Q: What can we learn from ant colonies and emergency response teams?
A: How to recover from disruption.
This insightful “Harvard Business Review” article by Sayra Cristancho outlines how this works and ways to help your team:
“1. Get things done — regardless of who does it. Since everyone on a self-healing team is focused on the same goal, they don’t get stuck arguing about who should be doing what…
2. Capitalize on distributed leadership. Self-healing teams adopt a cross-training mindset to help each other learn how to fill in the gaps when a team member can’t.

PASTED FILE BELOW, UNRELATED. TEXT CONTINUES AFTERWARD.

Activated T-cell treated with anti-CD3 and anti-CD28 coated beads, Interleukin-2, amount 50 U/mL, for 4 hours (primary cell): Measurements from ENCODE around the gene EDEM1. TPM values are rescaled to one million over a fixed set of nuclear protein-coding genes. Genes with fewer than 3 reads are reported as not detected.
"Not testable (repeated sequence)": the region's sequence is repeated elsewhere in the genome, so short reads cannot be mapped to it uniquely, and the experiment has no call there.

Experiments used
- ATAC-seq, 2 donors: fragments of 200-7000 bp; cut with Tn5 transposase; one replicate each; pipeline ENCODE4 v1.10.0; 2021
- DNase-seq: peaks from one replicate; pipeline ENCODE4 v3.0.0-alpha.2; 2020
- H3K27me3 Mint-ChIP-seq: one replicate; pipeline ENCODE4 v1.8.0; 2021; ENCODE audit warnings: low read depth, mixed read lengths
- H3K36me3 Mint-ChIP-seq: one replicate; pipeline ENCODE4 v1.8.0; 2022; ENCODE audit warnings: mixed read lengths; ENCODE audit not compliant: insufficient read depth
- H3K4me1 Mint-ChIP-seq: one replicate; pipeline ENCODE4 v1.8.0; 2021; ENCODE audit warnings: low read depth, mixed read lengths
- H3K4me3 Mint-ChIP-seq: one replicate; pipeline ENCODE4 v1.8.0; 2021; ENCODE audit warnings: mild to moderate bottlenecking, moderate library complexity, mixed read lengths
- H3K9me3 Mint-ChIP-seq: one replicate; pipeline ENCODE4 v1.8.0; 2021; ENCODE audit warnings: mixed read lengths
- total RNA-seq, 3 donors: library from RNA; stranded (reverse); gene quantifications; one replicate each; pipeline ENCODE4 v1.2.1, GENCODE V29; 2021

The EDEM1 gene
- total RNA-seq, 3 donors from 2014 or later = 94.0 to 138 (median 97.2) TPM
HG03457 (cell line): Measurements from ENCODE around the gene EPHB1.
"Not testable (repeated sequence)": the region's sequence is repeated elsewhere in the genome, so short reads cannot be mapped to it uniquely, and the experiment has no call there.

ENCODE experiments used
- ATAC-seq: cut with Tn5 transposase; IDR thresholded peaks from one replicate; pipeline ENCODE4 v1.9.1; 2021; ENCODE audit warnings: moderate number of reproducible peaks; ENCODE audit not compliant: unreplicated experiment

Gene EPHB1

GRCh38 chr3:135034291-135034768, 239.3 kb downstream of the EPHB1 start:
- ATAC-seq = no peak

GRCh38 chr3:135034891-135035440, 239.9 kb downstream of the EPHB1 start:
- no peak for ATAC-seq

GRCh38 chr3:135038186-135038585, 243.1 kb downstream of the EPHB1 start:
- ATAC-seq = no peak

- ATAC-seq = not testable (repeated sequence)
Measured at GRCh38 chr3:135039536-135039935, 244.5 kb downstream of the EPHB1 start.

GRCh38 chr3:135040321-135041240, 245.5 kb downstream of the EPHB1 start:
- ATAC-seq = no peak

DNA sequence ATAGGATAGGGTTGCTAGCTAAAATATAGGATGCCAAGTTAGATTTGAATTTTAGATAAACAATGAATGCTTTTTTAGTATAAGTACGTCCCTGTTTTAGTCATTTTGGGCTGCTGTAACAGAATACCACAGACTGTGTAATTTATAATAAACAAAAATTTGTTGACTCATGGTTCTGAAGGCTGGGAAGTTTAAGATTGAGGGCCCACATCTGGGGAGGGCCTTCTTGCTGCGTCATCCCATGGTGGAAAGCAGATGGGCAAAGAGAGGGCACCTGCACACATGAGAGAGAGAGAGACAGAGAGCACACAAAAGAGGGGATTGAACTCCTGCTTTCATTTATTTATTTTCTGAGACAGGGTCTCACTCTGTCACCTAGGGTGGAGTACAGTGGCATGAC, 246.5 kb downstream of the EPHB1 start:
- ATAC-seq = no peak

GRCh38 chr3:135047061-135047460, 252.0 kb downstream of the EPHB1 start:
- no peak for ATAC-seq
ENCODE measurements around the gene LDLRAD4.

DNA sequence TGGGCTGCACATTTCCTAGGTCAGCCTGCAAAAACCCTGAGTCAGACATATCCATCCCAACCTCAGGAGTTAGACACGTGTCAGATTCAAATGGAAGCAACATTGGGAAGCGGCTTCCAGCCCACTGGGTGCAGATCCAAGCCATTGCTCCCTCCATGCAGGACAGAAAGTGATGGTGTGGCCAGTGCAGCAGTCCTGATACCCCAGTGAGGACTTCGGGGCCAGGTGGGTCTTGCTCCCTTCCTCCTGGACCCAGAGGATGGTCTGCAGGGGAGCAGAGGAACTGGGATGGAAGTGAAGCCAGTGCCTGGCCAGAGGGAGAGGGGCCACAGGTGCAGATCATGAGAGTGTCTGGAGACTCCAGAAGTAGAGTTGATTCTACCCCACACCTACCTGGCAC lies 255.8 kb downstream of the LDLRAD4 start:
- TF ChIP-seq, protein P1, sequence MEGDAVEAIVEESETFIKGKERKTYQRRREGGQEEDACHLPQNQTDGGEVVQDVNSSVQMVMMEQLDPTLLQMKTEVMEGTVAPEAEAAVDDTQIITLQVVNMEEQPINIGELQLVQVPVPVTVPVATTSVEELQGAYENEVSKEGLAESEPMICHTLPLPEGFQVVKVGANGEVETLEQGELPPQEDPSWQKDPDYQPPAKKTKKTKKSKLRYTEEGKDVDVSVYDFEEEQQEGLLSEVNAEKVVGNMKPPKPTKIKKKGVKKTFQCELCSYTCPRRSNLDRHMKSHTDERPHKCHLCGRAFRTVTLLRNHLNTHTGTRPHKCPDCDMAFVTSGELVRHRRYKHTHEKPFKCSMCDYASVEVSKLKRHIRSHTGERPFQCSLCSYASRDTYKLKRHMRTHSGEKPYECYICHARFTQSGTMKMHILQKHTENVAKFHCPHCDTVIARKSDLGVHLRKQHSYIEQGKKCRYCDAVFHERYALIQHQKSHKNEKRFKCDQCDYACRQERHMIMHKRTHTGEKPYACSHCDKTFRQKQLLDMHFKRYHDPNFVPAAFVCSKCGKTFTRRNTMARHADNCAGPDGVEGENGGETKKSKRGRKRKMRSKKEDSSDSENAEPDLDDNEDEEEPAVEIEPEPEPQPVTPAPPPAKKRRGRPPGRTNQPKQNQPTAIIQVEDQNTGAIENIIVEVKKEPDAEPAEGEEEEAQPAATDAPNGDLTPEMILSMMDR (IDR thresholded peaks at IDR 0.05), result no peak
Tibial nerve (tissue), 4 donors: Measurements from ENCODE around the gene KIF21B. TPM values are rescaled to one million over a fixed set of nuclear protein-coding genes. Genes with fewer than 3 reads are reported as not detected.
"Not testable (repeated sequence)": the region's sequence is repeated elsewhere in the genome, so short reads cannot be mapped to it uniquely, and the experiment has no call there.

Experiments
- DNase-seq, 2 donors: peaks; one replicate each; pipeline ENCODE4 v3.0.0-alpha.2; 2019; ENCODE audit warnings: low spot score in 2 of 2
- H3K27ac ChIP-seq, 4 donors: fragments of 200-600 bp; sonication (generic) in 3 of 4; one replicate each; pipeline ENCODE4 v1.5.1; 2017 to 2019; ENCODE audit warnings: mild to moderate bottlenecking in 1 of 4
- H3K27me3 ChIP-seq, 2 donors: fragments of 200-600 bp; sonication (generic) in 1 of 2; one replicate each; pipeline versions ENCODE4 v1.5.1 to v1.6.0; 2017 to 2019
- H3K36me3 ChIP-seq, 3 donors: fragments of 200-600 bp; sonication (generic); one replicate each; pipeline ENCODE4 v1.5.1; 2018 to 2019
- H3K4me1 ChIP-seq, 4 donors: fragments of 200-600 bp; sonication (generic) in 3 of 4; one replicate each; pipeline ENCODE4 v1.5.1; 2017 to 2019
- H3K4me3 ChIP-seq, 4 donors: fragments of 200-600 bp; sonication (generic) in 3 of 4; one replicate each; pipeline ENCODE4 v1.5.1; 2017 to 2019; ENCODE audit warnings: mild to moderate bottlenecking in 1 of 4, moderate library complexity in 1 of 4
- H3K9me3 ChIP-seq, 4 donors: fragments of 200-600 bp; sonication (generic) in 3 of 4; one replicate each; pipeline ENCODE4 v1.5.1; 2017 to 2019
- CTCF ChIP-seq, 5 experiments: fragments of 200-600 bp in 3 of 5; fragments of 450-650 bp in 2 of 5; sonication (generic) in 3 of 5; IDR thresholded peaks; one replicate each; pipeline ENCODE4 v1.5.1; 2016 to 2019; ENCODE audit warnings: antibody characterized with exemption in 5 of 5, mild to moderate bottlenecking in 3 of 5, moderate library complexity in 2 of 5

3. Realize the limits of your own expertise and seek help when needed. Self-healing teams understand that when things go awry, there’s no place for people with big egos.”
One important ingredient in making all of this happen is TRUST and I argue it’s the difference maker.
I value agility. I appreciate colleagues and team members who are flexible and lean into change, as uncomfortable as it may be at times.
But I recognize that all of this is more likely to happen–and positive outcomes are more likely to occur–when there’s trust.
When are you most likely to take something off a colleague’s plate, willingly and not begrudgingly?
When are you most likely to ask for help?